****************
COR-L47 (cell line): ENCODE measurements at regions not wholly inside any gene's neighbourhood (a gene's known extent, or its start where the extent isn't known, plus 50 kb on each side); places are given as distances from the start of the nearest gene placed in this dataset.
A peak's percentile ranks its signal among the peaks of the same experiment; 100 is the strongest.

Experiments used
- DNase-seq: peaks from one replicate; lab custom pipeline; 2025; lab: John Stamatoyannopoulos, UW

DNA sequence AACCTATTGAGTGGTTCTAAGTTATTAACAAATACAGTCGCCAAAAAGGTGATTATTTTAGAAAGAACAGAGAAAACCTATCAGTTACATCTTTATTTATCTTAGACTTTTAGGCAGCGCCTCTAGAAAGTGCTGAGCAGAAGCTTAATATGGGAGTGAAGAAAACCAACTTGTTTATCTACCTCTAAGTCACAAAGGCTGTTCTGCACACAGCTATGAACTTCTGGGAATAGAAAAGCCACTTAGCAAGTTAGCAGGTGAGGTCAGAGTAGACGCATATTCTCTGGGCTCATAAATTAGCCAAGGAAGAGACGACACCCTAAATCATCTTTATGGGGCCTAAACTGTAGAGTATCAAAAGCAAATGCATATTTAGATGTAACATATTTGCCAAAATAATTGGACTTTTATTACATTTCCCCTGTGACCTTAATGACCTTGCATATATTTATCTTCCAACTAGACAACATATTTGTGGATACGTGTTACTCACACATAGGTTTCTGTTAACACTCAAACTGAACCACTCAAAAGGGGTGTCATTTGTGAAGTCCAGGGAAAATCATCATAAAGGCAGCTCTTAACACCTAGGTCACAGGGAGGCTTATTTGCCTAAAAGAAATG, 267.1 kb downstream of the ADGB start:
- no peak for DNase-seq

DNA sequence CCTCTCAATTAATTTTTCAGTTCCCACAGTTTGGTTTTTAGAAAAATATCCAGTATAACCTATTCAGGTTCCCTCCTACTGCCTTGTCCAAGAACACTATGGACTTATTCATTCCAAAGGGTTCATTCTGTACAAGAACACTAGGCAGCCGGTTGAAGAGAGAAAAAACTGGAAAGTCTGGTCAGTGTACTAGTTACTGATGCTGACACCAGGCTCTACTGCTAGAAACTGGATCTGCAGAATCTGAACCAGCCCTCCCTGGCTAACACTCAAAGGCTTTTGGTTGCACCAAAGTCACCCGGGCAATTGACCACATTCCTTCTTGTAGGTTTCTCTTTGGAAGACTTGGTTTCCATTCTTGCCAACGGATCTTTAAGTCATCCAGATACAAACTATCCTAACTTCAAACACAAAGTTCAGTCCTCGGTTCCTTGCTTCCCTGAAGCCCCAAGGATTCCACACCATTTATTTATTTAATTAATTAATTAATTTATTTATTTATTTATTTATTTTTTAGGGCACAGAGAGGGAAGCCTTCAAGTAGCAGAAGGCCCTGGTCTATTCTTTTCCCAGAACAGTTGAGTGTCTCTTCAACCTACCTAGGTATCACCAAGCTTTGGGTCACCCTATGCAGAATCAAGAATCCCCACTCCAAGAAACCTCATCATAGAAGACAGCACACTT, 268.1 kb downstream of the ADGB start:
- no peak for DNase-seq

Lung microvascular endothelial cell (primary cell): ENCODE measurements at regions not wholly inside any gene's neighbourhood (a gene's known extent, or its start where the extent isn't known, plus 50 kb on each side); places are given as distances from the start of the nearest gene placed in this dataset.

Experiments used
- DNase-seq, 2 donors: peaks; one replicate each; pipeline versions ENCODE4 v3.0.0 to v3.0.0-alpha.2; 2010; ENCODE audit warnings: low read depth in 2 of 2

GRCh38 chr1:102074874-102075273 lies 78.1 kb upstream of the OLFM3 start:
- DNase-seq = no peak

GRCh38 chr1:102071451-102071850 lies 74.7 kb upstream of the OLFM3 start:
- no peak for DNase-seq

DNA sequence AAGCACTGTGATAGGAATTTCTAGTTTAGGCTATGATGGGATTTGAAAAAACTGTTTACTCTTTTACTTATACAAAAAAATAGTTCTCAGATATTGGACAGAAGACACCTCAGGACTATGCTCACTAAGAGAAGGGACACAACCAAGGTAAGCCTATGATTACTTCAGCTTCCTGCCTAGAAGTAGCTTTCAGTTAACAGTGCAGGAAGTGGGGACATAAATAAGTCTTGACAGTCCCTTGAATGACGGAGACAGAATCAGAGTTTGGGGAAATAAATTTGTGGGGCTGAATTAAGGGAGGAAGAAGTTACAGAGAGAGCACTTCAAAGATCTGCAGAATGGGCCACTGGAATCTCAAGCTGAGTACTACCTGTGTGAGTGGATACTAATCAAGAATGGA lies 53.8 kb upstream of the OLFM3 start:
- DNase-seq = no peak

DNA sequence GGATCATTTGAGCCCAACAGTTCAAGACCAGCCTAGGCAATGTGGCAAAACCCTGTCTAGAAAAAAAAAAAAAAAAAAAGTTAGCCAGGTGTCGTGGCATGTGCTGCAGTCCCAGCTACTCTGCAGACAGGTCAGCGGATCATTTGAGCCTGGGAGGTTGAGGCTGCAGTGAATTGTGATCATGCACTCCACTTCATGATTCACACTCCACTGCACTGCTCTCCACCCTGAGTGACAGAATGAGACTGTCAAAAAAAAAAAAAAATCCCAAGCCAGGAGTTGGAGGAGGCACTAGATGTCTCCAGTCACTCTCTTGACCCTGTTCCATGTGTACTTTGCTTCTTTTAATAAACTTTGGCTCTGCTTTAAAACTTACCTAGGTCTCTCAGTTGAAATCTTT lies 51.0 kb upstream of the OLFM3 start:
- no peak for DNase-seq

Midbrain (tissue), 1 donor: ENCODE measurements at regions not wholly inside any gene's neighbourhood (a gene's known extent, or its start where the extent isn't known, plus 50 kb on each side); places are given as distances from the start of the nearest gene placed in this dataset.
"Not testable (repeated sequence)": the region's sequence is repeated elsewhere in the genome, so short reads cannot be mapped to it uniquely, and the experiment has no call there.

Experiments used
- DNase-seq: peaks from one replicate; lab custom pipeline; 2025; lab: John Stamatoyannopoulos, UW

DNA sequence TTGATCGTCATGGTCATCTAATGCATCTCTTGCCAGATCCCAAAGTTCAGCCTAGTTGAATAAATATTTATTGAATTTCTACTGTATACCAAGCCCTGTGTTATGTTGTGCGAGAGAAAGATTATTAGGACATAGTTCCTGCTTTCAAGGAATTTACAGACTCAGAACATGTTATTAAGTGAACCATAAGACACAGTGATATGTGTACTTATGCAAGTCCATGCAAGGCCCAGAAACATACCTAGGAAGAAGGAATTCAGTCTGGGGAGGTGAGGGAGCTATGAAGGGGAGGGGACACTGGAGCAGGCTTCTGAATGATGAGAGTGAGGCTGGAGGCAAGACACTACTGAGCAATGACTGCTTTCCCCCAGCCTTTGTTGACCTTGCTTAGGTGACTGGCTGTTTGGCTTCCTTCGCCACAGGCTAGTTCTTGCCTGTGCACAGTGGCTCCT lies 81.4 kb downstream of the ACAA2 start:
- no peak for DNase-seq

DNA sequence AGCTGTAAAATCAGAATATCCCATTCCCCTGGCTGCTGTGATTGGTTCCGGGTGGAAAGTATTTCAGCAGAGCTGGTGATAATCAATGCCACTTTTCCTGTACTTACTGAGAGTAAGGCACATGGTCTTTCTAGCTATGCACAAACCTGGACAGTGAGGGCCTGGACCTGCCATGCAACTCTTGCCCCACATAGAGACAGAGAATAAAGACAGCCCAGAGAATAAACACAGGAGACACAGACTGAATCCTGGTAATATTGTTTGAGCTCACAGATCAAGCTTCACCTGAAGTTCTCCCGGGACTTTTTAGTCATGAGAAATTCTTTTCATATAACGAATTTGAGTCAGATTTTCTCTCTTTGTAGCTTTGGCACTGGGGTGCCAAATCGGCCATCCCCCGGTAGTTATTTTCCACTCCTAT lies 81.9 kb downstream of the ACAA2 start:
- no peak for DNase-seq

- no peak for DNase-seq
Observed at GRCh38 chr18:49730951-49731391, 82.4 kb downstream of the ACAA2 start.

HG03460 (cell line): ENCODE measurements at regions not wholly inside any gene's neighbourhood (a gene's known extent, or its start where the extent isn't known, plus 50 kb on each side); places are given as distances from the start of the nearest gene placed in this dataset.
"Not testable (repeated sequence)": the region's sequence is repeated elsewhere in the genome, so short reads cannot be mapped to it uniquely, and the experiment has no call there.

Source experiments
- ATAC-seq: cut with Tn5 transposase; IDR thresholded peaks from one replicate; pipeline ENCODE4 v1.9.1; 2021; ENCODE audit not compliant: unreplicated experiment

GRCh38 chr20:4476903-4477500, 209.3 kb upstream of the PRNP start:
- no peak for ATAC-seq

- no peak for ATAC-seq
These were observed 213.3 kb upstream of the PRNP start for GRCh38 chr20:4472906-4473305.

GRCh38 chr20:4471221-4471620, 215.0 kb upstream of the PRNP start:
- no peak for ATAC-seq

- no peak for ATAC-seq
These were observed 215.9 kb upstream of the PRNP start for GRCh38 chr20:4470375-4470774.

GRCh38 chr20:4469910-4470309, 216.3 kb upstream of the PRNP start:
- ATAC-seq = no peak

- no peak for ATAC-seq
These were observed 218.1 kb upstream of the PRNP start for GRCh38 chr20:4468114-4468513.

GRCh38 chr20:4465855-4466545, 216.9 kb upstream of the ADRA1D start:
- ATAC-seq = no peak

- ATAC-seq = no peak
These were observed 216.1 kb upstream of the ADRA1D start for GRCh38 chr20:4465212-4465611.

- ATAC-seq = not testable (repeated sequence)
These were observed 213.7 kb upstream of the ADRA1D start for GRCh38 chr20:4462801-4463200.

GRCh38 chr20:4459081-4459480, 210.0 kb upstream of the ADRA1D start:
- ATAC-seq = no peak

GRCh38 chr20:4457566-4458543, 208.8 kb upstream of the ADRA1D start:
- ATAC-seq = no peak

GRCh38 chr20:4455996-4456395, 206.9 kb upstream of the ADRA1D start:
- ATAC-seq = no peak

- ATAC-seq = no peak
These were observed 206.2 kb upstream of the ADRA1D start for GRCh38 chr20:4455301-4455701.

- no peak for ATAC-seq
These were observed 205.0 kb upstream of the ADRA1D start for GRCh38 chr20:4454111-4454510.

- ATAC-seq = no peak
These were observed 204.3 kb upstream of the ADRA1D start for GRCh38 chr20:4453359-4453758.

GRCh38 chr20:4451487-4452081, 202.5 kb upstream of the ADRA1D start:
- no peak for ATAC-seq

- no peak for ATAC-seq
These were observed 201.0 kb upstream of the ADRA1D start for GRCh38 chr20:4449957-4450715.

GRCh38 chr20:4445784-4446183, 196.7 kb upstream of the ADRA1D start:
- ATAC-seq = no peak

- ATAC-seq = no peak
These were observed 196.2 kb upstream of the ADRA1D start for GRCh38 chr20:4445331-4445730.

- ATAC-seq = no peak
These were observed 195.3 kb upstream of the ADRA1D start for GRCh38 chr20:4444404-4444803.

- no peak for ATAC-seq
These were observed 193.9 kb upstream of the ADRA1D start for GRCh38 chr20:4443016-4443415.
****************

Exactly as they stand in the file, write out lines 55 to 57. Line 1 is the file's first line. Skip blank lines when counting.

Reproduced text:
- ATAC-seq = no peak

GRCh38 chr20:4455996-4456395, 206.9 kb upstream of the ADRA1D start:
- ATAC-seq = no peak